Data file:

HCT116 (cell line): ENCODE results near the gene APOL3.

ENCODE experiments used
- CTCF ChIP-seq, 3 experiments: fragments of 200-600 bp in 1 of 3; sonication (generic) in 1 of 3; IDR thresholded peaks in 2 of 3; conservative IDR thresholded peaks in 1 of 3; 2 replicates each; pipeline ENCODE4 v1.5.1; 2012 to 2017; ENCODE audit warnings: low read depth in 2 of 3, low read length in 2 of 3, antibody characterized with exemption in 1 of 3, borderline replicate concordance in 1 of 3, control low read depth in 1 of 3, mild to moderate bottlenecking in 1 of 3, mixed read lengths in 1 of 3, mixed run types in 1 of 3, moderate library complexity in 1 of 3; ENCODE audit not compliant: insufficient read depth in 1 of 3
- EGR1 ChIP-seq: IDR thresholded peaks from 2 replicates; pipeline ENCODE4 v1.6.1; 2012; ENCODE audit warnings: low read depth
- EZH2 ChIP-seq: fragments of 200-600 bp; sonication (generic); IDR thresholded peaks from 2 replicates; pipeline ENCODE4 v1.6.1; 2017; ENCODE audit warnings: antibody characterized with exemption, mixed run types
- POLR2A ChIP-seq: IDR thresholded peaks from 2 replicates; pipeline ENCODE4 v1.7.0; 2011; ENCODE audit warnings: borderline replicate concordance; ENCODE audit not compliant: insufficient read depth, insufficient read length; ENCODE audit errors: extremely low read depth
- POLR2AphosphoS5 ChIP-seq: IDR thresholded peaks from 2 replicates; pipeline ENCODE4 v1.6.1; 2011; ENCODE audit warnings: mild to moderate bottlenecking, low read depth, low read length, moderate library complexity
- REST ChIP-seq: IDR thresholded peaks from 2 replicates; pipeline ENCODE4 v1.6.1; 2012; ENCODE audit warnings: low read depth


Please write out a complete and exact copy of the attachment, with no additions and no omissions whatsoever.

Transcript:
HCT116 (cell line): ENCODE results near the gene APOL3.

ENCODE experiments used
- CTCF ChIP-seq, 3 experiments: fragments of 200-600 bp in 1 of 3; sonication (generic) in 1 of 3; IDR thresholded peaks in 2 of 3; conservative IDR thresholded peaks in 1 of 3; 2 replicates each; pipeline ENCODE4 v1.5.1; 2012 to 2017; ENCODE audit warnings: low read depth in 2 of 3, low read length in 2 of 3, antibody characterized with exemption in 1 of 3, borderline replicate concordance in 1 of 3, control low read depth in 1 of 3, mild to moderate bottlenecking in 1 of 3, mixed read lengths in 1 of 3, mixed run types in 1 of 3, moderate library complexity in 1 of 3; ENCODE audit not compliant: insufficient read depth in 1 of 3
- EGR1 ChIP-seq: IDR thresholded peaks from 2 replicates; pipeline ENCODE4 v1.6.1; 2012; ENCODE audit warnings: low read depth
- EZH2 ChIP-seq: fragments of 200-600 bp; sonication (generic); IDR thresholded peaks from 2 replicates; pipeline ENCODE4 v1.6.1; 2017; ENCODE audit warnings: antibody characterized with exemption, mixed run types
- POLR2A ChIP-seq: IDR thresholded peaks from 2 replicates; pipeline ENCODE4 v1.7.0; 2011; ENCODE audit warnings: borderline replicate concordance; ENCODE audit not compliant: insufficient read depth, insufficient read length; ENCODE audit errors: extremely low read depth
- POLR2AphosphoS5 ChIP-seq: IDR thresholded peaks from 2 replicates; pipeline ENCODE4 v1.6.1; 2011; ENCODE audit warnings: mild to moderate bottlenecking, low read depth, low read length, moderate library complexity
- REST ChIP-seq: IDR thresholded peaks from 2 replicates; pipeline ENCODE4 v1.6.1; 2012; ENCODE audit warnings: low read depth